The phrase ‘the offence of the cross’ is often invoked to motivate squirmish ministers or theological students not to stop preaching judgement — ‘Don’t remove the offence of the cross!’ The problem is that when Paul actually mentions it (in 1 Corinthians), what causes Jews to stumble and strikes Gentiles as foolish is not the coming judgement — Jews were looking forward to that after all — but the grace made available in the (shocking) news of the crucified Messiah.
Which is it then — judgement or grace?
I want to suggest that … it’s both! Of course, this is the classic preacher’s solution — have my cake and eat it too. But there’s a powerful way to draw together the threads. Taking my cue from Barth’s Church Dogmatics IV/1 (Section 59), I want to highlight the gospel revelation of Jesus as Judge (who is then judged in our place). The Gospels typically present Jesus not as deliberately and directly exercising a forensic, judicial role — handing down sentences, etc — but as simply being the Light and thus exposing our darkness. The way John formulates it is compelling (John 3.17-18):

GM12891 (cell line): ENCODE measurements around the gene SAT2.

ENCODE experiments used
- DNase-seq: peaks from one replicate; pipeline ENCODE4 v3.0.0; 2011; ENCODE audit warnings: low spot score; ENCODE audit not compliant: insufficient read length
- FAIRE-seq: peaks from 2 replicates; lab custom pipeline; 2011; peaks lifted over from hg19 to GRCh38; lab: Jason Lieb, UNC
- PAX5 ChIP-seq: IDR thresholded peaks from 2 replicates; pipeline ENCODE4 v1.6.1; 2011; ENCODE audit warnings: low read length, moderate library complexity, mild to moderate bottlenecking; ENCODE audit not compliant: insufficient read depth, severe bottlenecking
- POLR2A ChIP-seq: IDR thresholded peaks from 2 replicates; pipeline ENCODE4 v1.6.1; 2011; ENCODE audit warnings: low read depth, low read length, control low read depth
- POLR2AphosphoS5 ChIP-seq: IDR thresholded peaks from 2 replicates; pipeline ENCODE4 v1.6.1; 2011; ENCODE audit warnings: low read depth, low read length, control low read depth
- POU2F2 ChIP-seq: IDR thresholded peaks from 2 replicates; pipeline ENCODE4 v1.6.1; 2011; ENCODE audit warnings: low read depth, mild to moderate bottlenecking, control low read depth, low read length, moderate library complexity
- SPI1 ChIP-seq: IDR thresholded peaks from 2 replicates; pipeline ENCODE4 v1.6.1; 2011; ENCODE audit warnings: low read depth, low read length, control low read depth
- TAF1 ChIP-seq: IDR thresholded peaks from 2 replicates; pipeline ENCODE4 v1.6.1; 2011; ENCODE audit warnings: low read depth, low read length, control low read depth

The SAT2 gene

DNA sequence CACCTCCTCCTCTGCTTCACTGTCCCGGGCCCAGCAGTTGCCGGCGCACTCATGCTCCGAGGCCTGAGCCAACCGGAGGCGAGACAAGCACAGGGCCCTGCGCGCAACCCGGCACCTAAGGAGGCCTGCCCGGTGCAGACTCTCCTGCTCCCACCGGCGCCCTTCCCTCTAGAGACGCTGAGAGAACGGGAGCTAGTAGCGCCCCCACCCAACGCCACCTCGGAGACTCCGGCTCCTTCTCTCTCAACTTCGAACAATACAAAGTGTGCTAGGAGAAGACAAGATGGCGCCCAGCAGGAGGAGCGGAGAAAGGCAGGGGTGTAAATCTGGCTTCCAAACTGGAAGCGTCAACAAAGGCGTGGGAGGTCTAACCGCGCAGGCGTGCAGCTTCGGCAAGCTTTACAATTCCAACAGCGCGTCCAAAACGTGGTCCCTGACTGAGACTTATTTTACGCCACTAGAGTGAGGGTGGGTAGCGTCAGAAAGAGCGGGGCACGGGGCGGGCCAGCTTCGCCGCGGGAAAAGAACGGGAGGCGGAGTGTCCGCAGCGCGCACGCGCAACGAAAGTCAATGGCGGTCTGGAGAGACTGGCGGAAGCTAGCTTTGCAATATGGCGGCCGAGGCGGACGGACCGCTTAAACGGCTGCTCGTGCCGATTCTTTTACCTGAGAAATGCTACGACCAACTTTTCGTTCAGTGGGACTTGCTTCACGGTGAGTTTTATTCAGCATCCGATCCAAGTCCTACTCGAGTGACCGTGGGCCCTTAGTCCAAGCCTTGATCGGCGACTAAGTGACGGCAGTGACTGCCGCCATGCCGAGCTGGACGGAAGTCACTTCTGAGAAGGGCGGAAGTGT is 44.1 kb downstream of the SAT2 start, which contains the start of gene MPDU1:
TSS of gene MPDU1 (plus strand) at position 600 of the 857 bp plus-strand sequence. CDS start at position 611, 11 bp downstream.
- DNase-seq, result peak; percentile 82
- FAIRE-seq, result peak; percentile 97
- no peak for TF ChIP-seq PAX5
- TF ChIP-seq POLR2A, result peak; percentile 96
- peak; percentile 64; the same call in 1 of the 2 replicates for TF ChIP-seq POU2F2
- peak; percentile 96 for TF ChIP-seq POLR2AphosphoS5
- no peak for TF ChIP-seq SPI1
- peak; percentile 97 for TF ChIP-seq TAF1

God did not send his Son into the world to condemn the world, but that the world should be saved through him. The one who believes in him is not condemned. The one who does not believe has been condemned already, because he has not believed in the name of the one and only Son of God.
God’s grace in Jesus exposes our gracelessness (and thus condemns us). And in showing us we cannot contribute in any way to our salvation, it cuts the ground out from under any pride and self-sufficiency. Such is the offence of the cross.
What’s more, it actually calls for a thorough rework of our view of the coming judgement.
What would it look like, I wonder, to insist that it’s God’s grace (ironically? tragically?) that exposes and condemns our sin not just now but ultimately?